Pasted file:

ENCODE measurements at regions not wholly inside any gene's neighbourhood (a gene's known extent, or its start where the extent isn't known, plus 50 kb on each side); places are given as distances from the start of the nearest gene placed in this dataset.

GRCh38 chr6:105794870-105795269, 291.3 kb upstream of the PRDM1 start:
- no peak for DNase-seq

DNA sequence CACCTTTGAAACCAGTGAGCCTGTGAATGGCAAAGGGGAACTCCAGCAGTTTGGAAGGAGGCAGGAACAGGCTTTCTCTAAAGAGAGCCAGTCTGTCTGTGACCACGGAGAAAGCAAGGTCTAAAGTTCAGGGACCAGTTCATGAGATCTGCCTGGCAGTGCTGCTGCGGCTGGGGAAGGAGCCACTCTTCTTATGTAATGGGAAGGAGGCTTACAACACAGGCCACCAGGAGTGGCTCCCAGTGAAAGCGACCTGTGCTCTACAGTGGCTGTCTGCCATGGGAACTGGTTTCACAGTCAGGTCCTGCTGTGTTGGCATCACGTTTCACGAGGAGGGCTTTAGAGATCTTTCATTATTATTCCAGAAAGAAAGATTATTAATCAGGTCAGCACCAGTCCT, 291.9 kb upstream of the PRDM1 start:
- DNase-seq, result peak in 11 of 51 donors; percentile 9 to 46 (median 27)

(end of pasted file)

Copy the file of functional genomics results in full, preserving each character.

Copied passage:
ENCODE measurements at regions not wholly inside any gene's neighbourhood (a gene's known extent, or its start where the extent isn't known, plus 50 kb on each side); places are given as distances from the start of the nearest gene placed in this dataset.

GRCh38 chr6:105794870-105795269, 291.3 kb upstream of the PRDM1 start:
- no peak for DNase-seq

DNA sequence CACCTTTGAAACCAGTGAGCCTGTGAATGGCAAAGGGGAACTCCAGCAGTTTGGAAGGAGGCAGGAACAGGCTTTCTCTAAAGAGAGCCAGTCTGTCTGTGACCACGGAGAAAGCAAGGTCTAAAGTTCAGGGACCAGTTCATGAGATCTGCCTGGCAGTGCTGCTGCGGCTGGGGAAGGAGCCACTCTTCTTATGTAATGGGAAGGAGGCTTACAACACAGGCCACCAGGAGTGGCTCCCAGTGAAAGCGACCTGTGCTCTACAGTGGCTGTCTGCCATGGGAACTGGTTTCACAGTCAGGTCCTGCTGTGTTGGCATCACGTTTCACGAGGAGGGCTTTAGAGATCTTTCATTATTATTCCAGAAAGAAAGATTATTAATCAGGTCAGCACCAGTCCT, 291.9 kb upstream of the PRDM1 start:
- DNase-seq, result peak in 11 of 51 donors; percentile 9 to 46 (median 27)